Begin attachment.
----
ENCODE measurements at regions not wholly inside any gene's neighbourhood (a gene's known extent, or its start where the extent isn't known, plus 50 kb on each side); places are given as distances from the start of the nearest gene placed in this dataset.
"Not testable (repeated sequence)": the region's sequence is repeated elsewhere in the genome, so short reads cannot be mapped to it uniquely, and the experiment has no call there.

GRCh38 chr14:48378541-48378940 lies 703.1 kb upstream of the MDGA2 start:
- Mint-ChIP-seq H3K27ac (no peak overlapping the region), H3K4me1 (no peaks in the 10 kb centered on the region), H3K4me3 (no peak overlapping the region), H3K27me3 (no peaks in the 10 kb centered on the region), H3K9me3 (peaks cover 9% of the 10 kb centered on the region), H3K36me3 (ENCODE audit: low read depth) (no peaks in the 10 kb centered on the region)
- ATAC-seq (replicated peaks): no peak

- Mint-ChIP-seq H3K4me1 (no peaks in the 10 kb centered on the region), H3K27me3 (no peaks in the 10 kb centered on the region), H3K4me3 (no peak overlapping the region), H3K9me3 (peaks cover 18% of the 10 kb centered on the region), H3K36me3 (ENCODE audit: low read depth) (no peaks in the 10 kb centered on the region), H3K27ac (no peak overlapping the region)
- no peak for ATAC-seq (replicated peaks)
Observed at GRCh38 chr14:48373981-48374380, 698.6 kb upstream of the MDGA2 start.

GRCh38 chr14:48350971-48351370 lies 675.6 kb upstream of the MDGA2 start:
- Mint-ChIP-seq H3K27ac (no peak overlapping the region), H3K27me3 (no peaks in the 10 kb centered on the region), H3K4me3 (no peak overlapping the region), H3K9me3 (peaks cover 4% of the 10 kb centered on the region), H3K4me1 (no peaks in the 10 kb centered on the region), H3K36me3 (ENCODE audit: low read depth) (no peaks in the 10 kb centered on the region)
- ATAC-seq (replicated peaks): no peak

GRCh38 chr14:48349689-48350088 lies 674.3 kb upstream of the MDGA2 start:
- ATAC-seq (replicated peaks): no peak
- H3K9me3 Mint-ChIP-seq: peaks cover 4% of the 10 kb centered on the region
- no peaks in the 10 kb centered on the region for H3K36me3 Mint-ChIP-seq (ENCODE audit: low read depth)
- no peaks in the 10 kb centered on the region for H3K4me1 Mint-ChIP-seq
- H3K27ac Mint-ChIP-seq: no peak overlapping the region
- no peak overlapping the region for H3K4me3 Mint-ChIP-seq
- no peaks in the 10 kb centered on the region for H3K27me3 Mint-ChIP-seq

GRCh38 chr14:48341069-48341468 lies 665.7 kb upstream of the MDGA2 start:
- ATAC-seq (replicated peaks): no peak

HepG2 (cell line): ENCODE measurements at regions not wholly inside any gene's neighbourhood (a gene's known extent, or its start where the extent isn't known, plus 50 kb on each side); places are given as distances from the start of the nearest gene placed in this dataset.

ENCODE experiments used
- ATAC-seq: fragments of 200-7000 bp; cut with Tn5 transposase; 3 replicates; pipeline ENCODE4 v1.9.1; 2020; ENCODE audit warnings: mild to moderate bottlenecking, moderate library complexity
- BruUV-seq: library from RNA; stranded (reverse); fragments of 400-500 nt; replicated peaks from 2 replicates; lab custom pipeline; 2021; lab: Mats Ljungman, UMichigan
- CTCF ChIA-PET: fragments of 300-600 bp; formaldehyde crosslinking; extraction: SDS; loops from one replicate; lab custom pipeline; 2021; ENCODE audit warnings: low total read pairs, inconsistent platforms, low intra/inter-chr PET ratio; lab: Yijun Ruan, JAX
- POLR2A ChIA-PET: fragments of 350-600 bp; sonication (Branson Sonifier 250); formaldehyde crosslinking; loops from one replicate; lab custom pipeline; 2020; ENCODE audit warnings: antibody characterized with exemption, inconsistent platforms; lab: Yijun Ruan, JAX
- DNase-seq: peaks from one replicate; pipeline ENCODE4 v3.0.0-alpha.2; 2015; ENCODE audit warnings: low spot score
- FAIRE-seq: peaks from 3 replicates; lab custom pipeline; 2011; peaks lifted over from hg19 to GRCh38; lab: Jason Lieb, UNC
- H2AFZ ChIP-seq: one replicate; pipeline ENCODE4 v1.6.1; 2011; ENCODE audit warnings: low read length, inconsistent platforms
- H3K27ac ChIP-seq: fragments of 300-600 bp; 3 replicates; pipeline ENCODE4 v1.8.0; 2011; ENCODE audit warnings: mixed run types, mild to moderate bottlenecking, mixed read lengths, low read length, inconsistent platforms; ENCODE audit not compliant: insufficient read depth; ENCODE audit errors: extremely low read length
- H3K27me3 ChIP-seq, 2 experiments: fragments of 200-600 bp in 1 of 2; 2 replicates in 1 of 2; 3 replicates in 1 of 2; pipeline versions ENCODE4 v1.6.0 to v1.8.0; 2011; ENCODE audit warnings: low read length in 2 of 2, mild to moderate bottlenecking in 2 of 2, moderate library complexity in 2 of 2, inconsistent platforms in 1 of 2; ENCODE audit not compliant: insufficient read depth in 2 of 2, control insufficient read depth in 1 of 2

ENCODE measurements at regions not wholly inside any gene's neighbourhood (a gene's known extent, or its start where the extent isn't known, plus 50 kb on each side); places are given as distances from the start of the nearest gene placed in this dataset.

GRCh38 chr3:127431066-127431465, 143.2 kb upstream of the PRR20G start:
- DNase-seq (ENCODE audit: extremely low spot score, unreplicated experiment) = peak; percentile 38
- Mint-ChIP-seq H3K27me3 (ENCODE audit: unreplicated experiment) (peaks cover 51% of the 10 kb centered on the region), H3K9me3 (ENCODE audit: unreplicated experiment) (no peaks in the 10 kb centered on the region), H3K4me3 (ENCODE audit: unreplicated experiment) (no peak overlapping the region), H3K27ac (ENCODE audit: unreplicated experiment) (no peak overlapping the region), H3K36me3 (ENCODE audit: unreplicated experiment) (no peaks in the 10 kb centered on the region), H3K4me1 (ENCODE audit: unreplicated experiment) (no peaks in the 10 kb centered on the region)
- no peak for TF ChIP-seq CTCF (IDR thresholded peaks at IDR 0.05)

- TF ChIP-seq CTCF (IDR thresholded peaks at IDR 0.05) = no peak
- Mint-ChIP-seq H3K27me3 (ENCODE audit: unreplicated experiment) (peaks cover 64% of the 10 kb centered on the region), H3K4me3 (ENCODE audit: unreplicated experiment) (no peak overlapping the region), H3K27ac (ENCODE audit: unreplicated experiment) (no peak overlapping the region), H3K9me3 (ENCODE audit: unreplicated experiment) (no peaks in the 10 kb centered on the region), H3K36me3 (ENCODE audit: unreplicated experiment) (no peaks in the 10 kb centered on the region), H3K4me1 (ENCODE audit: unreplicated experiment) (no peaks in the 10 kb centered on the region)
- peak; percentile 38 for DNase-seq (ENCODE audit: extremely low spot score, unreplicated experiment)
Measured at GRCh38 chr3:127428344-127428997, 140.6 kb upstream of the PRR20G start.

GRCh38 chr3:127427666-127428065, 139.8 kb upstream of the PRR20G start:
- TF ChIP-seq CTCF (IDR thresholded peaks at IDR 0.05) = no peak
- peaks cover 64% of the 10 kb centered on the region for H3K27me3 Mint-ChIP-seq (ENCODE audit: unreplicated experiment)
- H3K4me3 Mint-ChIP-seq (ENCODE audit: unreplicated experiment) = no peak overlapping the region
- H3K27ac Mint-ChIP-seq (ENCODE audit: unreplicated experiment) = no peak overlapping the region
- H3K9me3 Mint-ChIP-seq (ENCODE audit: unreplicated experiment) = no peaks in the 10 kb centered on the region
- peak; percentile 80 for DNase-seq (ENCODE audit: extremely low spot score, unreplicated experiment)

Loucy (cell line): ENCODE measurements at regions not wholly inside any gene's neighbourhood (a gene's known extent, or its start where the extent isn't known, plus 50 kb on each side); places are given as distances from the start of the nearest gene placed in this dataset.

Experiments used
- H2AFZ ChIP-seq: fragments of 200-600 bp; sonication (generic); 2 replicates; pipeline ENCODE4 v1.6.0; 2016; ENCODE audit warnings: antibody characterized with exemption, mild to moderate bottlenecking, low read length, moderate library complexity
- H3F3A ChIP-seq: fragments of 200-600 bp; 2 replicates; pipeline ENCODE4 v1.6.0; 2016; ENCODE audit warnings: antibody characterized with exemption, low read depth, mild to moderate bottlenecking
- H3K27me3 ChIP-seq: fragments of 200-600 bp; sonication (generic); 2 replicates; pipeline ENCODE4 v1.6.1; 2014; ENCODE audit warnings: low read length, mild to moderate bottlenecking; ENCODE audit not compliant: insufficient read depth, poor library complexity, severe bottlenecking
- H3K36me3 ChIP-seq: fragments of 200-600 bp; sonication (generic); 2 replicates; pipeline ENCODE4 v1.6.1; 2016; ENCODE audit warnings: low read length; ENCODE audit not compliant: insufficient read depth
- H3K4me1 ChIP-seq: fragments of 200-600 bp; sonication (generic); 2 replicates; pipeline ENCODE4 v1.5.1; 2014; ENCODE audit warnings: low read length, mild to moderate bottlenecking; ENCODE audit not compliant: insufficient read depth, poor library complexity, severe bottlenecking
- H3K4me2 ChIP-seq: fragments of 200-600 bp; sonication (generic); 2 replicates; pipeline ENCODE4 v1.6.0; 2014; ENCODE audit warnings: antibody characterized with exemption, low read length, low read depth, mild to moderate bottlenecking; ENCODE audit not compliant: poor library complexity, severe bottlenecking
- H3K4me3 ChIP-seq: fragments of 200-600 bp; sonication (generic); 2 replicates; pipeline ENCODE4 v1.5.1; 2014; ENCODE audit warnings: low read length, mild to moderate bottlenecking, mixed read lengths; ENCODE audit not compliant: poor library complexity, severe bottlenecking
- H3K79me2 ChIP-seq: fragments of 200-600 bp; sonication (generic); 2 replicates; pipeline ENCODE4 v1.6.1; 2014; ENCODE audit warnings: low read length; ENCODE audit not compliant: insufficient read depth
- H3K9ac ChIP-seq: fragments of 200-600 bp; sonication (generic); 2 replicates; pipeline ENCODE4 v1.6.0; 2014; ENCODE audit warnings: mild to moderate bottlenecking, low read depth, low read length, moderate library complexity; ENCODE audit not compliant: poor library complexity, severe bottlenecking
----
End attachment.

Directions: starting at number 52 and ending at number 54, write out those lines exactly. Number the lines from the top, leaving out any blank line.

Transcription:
- H3F3A ChIP-seq: fragments of 200-600 bp; 2 replicates; pipeline ENCODE4 v1.6.0; 2016; ENCODE audit warnings: antibody characterized with exemption, low read depth, mild to moderate bottlenecking
- H3K27me3 ChIP-seq: fragments of 200-600 bp; sonication (generic); 2 replicates; pipeline ENCODE4 v1.6.1; 2014; ENCODE audit warnings: low read length, mild to moderate bottlenecking; ENCODE audit not compliant: insufficient read depth, poor library complexity, severe bottlenecking
- H3K36me3 ChIP-seq: fragments of 200-600 bp; sonication (generic); 2 replicates; pipeline ENCODE4 v1.6.1; 2016; ENCODE audit warnings: low read length; ENCODE audit not compliant: insufficient read depth